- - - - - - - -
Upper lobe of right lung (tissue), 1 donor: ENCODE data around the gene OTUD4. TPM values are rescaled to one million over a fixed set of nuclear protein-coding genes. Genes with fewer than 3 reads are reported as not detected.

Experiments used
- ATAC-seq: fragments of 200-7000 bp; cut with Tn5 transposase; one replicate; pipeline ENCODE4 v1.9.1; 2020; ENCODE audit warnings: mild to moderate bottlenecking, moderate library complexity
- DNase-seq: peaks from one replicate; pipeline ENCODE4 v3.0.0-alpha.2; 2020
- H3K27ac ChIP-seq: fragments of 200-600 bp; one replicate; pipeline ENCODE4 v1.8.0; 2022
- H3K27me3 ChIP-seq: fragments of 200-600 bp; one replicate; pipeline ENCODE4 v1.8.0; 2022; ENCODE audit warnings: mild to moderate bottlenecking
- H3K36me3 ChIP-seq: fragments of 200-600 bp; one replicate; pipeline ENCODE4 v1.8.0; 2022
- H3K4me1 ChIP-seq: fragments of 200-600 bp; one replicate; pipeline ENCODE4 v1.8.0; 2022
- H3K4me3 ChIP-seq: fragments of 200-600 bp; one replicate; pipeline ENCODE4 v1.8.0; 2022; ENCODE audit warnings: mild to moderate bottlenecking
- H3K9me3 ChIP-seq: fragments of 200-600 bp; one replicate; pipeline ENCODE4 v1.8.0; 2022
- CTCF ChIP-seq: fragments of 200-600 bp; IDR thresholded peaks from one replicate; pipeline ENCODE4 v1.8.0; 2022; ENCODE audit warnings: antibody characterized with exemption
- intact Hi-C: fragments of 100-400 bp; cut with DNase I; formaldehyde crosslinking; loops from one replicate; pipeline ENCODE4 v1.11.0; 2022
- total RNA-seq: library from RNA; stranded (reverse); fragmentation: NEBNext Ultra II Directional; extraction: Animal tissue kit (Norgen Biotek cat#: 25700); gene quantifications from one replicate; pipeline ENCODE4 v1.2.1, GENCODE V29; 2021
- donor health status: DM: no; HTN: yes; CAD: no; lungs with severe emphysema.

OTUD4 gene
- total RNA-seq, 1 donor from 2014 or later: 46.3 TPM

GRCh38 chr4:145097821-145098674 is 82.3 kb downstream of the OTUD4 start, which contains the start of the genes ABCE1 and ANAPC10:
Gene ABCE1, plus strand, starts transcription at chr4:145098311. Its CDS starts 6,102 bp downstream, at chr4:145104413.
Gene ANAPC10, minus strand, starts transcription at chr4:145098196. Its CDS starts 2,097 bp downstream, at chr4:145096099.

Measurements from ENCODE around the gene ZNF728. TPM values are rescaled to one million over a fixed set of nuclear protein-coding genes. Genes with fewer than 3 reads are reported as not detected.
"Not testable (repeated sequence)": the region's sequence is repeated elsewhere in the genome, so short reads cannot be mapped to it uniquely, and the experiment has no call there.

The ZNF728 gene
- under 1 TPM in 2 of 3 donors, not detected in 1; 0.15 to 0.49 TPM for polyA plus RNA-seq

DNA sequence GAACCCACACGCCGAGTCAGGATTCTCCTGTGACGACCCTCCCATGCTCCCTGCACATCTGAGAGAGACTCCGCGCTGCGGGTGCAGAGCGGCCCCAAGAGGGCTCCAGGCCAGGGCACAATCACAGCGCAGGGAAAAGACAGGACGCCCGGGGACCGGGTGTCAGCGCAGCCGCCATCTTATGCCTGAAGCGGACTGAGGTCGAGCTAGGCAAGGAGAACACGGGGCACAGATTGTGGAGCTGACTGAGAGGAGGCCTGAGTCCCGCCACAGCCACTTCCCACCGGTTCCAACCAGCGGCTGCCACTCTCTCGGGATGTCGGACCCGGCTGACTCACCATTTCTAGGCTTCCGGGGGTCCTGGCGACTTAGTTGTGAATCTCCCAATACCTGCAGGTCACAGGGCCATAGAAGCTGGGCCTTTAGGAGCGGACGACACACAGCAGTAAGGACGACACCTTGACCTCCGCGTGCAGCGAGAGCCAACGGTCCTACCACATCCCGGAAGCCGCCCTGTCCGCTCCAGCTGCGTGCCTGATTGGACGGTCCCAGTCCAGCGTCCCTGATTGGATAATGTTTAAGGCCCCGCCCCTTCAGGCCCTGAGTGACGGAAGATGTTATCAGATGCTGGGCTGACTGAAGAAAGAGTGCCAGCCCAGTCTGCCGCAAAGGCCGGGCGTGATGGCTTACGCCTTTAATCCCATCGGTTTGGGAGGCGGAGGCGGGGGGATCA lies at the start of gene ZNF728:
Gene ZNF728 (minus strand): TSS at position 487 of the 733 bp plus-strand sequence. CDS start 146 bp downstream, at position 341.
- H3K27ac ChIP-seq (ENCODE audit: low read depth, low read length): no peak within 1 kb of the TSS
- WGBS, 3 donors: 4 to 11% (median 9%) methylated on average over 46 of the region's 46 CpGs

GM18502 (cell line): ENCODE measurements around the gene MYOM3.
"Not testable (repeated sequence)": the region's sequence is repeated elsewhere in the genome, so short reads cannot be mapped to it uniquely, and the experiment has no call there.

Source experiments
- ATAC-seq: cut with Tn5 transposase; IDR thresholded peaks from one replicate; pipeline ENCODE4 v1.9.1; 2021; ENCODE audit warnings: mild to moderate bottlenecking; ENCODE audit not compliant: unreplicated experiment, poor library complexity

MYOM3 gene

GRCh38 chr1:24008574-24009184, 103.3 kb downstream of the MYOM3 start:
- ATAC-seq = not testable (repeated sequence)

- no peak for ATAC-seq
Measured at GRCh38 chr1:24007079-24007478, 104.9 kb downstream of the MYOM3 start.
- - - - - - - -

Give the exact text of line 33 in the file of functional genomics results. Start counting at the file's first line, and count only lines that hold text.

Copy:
GRCh38 chr1:24008574-24009184, 103.3 kb downstream of the MYOM3 start: